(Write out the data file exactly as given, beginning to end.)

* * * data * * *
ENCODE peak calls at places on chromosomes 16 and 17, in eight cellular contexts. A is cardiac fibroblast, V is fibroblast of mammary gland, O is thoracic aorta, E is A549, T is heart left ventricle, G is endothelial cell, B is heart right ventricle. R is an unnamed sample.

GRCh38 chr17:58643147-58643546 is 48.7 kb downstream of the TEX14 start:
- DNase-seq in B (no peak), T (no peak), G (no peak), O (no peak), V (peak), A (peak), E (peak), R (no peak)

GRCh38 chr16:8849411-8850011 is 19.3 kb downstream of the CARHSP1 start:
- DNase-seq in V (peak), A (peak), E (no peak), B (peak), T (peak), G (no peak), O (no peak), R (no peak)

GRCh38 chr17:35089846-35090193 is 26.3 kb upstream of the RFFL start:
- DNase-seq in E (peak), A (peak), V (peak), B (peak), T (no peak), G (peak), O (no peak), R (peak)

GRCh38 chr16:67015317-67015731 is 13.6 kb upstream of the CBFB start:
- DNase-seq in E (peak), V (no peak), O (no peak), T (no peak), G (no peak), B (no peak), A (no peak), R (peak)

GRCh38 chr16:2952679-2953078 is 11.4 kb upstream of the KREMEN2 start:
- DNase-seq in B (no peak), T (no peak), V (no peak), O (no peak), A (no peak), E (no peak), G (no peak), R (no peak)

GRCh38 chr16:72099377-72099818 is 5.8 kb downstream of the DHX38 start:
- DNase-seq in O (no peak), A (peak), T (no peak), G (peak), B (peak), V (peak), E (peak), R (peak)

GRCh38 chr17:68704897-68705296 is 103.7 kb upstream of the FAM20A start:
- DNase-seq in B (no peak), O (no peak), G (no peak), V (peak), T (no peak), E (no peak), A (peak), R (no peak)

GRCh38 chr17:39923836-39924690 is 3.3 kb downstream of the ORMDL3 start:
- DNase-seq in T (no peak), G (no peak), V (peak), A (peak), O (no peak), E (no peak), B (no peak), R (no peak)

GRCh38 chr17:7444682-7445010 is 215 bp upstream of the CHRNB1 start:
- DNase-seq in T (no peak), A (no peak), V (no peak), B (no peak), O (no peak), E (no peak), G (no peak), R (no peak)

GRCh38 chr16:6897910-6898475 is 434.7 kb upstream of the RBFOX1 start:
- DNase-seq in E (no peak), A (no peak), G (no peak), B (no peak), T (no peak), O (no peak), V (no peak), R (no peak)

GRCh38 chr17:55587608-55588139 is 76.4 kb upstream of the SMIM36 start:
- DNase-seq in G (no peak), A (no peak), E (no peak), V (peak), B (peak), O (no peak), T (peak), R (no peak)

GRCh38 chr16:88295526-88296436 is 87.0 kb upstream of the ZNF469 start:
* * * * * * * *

ENCODE peak calls at places on chromosomes 16 and 17, in eight cellular contexts. A is cardiac fibroblast, V is fibroblast of mammary gland, O is thoracic aorta, E is A549, T is heart left ventricle, G is endothelial cell, B is heart right ventricle. R is an unnamed sample.

GRCh38 chr17:58643147-58643546 is 48.7 kb downstream of the TEX14 start:
- DNase-seq in B (no peak), T (no peak), G (no peak), O (no peak), V (peak), A (peak), E (peak), R (no peak)

GRCh38 chr16:8849411-8850011 is 19.3 kb downstream of the CARHSP1 start:
- DNase-seq in V (peak), A (peak), E (no peak), B (peak), T (peak), G (no peak), O (no peak), R (no peak)

GRCh38 chr17:35089846-35090193 is 26.3 kb upstream of the RFFL start:
- DNase-seq in E (peak), A (peak), V (peak), B (peak), T (no peak), G (peak), O (no peak), R (peak)

GRCh38 chr16:67015317-67015731 is 13.6 kb upstream of the CBFB start:
- DNase-seq in E (peak), V (no peak), O (no peak), T (no peak), G (no peak), B (no peak), A (no peak), R (peak)

GRCh38 chr16:2952679-2953078 is 11.4 kb upstream of the KREMEN2 start:
- DNase-seq in B (no peak), T (no peak), V (no peak), O (no peak), A (no peak), E (no peak), G (no peak), R (no peak)

GRCh38 chr16:72099377-72099818 is 5.8 kb downstream of the DHX38 start:
- DNase-seq in O (no peak), A (peak), T (no peak), G (peak), B (peak), V (peak), E (peak), R (peak)

GRCh38 chr17:68704897-68705296 is 103.7 kb upstream of the FAM20A start:
- DNase-seq in B (no peak), O (no peak), G (no peak), V (peak), T (no peak), E (no peak), A (peak), R (no peak)

GRCh38 chr17:39923836-39924690 is 3.3 kb downstream of the ORMDL3 start:
- DNase-seq in T (no peak), G (no peak), V (peak), A (peak), O (no peak), E (no peak), B (no peak), R (no peak)

GRCh38 chr17:7444682-7445010 is 215 bp upstream of the CHRNB1 start:
- DNase-seq in T (no peak), A (no peak), V (no peak), B (no peak), O (no peak), E (no peak), G (no peak), R (no peak)

GRCh38 chr16:6897910-6898475 is 434.7 kb upstream of the RBFOX1 start:
- DNase-seq in E (no peak), A (no peak), G (no peak), B (no peak), T (no peak), O (no peak), V (no peak), R (no peak)

GRCh38 chr17:55587608-55588139 is 76.4 kb upstream of the SMIM36 start:
- DNase-seq in G (no peak), A (no peak), E (no peak), V (peak), B (peak), O (no peak), T (peak), R (no peak)

GRCh38 chr16:88295526-88296436 is 87.0 kb upstream of the ZNF469 start: